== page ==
Google’s attempt to unify its various services for all platforms is rolling forward like a juggernaut. The search giant is seemingly working on a significant update for the Chrome Web Store, which is used for distributing apps and extensions for both Chrome and Chrome OS.
The update, if and when it comes through, will bring multi-platform support to the store, which has thousands of applications and add-ons for the browser. With multi-platform support, developers do not need to create different versions of the same application for differing platforms like Windows, Mac or Linux. Instead, they will have to upload one app or add-on extension with everything that’s needed for all platforms. Users will only be shown the versions of the app that are relevant to their platforms. In simpler terms, Google will let developers build an app for all platforms, upload it once to the store, and users can grab the corresponding versions for their device.
This new development was spotted by long-time Chrome and Chrome OS evangelist, François Beaufort. Beaufort was recently hired by the Mountain View company to work as an open-source Chromium developer and promoter. The Frenchman has had a history of spotting changes in the code for Chromium and Chrome, which hint at forthcoming updates. This latest one was seen by Beaufort in the Chromium Code Review post.
Chrome Web Store serves up plug-ins, add-ons and apps for the browser
On the subject of a possible multi-platform development for Chrome Web Store, Beaufort, said “Your zip file uploaded to the Chrome Web Store will contain platform-specific resources for each supported platform (a la i18n). Chrome Web Store will generate one .crx file per platform and serve the appropriate one based on your device.”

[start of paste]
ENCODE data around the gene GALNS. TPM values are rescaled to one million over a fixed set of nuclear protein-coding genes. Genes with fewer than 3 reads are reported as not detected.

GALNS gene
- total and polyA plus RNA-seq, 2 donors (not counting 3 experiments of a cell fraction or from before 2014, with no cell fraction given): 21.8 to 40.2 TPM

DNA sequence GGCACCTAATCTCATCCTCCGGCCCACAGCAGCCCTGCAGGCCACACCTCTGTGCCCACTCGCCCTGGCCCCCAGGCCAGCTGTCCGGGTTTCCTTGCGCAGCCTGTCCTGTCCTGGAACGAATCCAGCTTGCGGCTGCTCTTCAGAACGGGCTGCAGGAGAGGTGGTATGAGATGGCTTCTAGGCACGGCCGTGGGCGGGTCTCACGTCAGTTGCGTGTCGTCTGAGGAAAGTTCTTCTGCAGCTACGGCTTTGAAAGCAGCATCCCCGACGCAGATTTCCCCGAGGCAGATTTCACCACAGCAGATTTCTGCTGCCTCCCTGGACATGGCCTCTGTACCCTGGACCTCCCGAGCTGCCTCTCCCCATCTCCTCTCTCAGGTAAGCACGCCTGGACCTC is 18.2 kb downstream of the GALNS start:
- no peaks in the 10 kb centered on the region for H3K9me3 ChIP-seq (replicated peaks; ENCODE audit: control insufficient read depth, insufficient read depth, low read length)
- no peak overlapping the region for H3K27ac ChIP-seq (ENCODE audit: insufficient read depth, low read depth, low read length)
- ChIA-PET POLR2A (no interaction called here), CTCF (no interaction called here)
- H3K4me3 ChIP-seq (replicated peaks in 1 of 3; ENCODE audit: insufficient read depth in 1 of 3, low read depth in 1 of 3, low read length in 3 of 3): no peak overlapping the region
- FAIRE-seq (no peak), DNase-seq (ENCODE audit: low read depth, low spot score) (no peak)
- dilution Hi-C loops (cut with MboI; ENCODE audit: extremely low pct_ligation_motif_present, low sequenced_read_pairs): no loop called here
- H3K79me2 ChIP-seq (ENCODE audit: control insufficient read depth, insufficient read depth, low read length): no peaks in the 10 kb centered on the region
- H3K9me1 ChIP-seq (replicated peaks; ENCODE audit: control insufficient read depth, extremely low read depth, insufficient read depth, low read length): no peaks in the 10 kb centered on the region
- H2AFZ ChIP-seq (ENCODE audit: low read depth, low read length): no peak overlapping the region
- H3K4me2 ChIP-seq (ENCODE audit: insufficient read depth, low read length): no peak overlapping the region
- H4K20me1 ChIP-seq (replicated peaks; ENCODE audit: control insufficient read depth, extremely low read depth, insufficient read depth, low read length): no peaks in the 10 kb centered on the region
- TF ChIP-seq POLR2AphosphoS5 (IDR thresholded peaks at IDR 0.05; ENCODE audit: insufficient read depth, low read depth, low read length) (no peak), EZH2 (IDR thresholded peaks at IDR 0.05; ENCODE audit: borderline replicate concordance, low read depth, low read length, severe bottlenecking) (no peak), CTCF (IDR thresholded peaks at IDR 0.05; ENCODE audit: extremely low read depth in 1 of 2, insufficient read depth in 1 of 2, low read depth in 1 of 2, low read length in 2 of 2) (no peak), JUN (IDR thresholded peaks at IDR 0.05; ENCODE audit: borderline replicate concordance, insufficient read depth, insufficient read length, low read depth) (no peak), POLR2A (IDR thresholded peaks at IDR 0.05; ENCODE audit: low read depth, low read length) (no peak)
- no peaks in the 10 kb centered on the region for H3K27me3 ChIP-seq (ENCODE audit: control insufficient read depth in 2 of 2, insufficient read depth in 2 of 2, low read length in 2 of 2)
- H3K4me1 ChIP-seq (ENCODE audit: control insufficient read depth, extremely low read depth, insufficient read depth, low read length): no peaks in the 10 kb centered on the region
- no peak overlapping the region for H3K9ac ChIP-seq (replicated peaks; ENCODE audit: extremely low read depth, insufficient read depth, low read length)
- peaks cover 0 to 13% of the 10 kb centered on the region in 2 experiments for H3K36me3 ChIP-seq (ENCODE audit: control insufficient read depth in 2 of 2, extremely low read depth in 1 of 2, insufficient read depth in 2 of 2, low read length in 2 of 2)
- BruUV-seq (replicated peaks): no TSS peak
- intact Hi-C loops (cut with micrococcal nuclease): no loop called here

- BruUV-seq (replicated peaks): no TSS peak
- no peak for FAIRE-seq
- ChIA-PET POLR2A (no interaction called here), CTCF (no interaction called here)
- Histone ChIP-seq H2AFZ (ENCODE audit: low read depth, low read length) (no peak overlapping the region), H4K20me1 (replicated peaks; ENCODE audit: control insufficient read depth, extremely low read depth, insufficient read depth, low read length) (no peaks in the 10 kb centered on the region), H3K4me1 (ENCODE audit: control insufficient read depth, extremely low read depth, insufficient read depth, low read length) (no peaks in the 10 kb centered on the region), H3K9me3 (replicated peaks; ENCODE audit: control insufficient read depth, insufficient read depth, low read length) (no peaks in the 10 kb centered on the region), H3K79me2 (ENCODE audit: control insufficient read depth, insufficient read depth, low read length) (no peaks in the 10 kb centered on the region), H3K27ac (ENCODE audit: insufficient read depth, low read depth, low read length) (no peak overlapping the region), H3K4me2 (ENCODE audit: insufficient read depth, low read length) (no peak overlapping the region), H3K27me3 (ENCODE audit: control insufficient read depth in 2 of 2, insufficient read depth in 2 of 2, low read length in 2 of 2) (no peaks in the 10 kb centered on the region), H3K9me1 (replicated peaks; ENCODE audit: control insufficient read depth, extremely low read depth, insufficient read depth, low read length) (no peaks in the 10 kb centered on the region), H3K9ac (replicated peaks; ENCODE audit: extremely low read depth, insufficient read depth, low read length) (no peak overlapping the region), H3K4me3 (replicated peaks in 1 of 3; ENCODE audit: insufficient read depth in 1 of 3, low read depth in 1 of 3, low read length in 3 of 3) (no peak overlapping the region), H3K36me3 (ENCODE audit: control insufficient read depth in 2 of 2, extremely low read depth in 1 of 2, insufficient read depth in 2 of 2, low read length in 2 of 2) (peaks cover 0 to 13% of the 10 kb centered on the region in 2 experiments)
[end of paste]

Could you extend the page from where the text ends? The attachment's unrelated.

Beaufort went on to say that the benefits of such an update are obvious. “Network bandwidth saved and less disk space used on your machine,” was his simple reasoning.
In the Code Review, Google calls this the “webstore multi-crx feature.” According to the issue report, it will be available for all platforms Chrome browser currently runs on. These also include Android and iOS, which means even the mobile Chrome Web Store will be able to get the same apps that its PC counterpart gets. Of course, the Chrome Web Store is a major component of Chrome OS, so developers will be able to seed out their apps for that platform as well.
This development could also be another way for Google to push forward development for Chromebooks or Chromeboxes, which run the browser-based Chrome OS. Earlier this week, the company put up the release date of the LTE version of its first homegrown device – the Chromebook Pixel. At the same time, the company updated the Chrome browser for Windows, Mac and Linux. Chrome 26 brings features such as “Ask Google for suggestions” in the spell-checking algorithm, desktop shortcuts for user profiles on Windows, and an asynchronous DNS resolver on Mac and Linux.
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